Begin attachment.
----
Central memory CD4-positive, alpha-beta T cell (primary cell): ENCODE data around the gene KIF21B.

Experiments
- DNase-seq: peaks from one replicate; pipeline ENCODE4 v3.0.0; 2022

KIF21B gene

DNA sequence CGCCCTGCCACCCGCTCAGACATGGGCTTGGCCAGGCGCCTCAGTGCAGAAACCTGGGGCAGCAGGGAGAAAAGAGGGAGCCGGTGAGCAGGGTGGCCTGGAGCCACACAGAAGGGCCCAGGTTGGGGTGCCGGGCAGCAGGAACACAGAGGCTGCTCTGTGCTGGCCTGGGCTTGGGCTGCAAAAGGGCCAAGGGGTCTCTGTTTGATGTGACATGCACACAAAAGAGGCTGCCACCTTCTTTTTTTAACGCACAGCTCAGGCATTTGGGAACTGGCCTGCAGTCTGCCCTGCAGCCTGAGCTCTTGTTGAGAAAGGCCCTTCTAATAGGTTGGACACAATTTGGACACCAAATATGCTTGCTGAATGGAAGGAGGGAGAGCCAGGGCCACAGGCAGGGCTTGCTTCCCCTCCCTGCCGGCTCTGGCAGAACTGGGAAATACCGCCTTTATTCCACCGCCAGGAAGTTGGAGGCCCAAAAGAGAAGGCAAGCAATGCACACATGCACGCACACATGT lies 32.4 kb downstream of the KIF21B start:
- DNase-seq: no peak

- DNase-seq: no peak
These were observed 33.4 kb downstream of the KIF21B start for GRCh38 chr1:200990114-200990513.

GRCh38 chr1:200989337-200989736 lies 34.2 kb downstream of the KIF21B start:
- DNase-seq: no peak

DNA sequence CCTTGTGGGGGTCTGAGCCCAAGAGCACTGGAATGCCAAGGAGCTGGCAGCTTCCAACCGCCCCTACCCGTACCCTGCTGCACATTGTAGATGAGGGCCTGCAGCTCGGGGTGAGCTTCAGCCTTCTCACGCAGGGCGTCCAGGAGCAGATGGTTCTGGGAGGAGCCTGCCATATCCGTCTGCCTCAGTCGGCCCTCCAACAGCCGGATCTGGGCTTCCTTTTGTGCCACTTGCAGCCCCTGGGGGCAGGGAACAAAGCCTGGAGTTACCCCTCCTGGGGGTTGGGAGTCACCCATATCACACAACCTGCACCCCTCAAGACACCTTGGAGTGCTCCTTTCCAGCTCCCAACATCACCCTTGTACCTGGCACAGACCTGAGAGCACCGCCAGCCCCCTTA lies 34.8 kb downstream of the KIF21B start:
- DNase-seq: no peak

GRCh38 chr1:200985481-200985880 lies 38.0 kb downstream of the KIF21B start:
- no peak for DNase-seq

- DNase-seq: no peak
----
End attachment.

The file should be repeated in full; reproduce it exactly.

Central memory CD4-positive, alpha-beta T cell (primary cell): ENCODE data around the gene KIF21B.

Experiments
- DNase-seq: peaks from one replicate; pipeline ENCODE4 v3.0.0; 2022

KIF21B gene

DNA sequence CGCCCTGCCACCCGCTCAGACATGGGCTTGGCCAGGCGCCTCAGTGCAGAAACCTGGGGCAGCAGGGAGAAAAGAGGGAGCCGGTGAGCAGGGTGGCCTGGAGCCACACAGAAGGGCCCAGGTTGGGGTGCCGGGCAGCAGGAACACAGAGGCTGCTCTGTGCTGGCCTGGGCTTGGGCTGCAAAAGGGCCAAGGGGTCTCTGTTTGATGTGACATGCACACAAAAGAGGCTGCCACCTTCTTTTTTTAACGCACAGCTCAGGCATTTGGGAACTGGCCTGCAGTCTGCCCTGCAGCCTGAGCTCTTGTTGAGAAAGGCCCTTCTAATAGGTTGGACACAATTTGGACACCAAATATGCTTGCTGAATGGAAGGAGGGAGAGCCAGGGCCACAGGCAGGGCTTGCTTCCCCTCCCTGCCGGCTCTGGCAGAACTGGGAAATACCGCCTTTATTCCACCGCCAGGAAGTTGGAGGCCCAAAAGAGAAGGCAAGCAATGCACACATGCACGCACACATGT lies 32.4 kb downstream of the KIF21B start:
- DNase-seq: no peak

- DNase-seq: no peak
These were observed 33.4 kb downstream of the KIF21B start for GRCh38 chr1:200990114-200990513.

GRCh38 chr1:200989337-200989736 lies 34.2 kb downstream of the KIF21B start:
- DNase-seq: no peak

DNA sequence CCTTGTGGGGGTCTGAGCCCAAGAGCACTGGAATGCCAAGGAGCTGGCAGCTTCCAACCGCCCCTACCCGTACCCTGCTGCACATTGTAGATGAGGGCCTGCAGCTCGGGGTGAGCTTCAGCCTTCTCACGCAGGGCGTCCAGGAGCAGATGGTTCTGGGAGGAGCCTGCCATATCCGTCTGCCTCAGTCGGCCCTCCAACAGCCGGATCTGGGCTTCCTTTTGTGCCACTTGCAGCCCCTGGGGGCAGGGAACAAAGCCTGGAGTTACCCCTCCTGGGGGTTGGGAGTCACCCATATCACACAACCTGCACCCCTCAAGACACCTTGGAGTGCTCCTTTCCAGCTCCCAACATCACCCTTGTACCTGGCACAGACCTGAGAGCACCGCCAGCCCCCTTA lies 34.8 kb downstream of the KIF21B start:
- DNase-seq: no peak

GRCh38 chr1:200985481-200985880 lies 38.0 kb downstream of the KIF21B start:
- no peak for DNase-seq

- DNase-seq: no peak